Imagine you were told that from next month onwards, your utility prices - water, electricity and gas - would go up. Imagine also, that you live in a country where the temperatures during winter months drop to sub-zero, and gas for heating is a critical necessity. Further, do imagine that the stated price increase for gas will be between 500 – 700%, with the promise that it will go up even beyond these levels in future.
How would you cope? Ukrainians don’t have to imagine such a scenario, they will have to live with it.
Gas from Ukraine’s eastern neighbour has been described as a drug that has the country hooked and suffering. Years of vested interests, bad policies, distortions and corruption have come to a head with the war and the resultant economic crisis. Reform measures, partly dictated from outside the country, has resulted in a drastic increase in prices of utilities.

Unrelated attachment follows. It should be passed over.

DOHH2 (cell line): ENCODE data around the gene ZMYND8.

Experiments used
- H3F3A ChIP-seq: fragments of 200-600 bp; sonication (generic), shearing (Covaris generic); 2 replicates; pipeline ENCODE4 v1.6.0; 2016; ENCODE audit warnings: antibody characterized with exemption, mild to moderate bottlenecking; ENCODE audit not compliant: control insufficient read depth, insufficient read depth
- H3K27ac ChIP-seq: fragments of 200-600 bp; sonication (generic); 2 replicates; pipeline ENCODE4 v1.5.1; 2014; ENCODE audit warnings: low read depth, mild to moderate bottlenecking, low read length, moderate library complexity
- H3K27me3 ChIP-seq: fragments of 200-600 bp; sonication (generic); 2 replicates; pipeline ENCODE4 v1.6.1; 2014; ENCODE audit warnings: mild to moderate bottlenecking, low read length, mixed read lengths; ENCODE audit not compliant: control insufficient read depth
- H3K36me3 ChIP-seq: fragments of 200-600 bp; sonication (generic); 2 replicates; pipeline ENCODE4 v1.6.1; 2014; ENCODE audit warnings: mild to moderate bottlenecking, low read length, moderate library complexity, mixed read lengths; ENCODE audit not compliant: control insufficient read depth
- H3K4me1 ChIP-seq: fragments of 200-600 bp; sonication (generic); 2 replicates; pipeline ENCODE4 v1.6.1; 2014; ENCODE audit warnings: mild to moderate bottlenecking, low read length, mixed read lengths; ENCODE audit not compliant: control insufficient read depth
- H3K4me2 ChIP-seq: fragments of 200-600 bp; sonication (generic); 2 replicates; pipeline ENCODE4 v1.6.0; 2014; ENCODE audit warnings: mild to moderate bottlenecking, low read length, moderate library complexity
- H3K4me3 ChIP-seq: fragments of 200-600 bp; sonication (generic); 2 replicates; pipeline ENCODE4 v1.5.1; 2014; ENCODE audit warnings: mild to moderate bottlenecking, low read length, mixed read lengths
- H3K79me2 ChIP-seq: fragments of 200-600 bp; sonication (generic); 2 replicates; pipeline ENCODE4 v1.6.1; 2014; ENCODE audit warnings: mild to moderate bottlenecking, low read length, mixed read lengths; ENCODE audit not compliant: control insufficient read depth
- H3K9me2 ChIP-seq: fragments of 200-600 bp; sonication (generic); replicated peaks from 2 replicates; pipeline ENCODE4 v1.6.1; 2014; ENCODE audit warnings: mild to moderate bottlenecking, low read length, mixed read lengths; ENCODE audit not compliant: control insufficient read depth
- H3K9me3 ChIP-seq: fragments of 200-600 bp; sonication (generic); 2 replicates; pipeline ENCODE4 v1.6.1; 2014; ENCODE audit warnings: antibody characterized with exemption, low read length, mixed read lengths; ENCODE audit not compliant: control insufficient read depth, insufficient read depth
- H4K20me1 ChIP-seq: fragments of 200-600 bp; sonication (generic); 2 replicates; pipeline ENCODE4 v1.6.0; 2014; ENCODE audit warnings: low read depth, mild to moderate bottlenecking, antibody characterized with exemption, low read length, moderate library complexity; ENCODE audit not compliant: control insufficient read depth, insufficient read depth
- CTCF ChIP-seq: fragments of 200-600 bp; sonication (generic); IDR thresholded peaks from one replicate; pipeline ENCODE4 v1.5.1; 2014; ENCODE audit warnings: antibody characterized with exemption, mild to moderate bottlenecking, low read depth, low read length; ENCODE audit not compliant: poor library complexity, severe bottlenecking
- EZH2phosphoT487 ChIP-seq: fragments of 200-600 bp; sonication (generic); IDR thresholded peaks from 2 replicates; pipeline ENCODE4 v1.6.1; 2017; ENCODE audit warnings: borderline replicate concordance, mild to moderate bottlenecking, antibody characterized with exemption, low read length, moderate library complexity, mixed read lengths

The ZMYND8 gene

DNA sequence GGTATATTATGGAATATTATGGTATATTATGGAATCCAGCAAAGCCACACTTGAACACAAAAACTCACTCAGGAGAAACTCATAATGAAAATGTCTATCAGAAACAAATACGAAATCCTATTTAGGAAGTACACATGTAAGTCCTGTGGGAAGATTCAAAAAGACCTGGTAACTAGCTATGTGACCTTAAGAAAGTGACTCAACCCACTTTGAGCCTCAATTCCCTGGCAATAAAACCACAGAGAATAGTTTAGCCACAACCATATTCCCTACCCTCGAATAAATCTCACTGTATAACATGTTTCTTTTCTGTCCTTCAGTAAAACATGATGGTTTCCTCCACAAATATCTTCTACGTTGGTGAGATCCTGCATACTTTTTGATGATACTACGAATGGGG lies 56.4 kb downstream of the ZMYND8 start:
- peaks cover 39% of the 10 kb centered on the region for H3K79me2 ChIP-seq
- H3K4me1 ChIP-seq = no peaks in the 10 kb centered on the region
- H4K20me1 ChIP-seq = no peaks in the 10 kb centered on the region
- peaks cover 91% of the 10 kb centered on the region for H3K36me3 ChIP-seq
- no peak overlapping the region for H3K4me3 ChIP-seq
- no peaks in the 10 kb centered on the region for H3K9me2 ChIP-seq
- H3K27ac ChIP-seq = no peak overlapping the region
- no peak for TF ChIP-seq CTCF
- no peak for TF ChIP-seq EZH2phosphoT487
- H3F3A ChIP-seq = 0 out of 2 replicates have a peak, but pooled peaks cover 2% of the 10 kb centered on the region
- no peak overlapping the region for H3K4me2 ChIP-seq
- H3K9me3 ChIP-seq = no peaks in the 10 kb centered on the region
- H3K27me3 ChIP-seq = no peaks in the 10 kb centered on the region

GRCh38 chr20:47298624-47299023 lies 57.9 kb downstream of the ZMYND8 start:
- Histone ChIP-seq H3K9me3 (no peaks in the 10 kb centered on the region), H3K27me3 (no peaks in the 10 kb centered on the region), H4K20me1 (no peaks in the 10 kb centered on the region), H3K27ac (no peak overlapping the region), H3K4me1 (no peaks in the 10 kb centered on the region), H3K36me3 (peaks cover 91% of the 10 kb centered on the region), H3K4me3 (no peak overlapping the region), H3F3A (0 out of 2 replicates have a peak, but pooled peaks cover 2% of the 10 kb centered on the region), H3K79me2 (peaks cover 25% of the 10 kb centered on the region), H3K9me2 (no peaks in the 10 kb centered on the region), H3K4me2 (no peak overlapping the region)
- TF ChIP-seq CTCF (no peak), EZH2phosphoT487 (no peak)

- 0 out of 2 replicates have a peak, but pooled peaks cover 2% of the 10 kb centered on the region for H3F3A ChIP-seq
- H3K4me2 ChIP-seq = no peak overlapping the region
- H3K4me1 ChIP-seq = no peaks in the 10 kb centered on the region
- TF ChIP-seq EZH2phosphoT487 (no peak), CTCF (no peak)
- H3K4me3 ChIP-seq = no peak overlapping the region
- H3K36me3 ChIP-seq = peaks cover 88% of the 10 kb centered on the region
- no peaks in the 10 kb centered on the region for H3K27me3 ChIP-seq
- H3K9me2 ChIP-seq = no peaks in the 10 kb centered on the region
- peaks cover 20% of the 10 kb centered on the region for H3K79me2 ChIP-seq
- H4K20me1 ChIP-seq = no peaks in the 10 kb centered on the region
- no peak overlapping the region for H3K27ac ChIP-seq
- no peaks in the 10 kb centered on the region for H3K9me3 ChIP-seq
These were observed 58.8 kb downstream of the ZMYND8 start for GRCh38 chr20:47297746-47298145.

Is there a silver lining in all of this? Yes, that would be a focus on energy saving, in a country that is deemed to be one of the least energy efficient in the world. Residences are one of the main causes of energy loss, and the cumulative improvements in energy efficiency at homes, would have a positive effect for Ukraine.
A Kiva borrower insulated and implemented other energy saving measures in her home, Belaya Tserkov, Central Ukraine[/caption]
Kiva’s field partners are adapting existing loan products to focus on home energy saving, and Kiva’s lending community will have a chance to support Ukrainian households coping with this sudden and huge price rise. Specialist input from organizations like the Institute of Energy Efficiency based in Kiev will help Kiva Field partners and borrowers use their funds to get maximum ‘returns’ – optimum warmth with lower energy consumption.
Old Soviet era windows in my Kiev apartment
Modern steel-plastic-glass windows, energy efficient
Over time home energy saving measures will aid the transition towards Ukraine’s energy independence.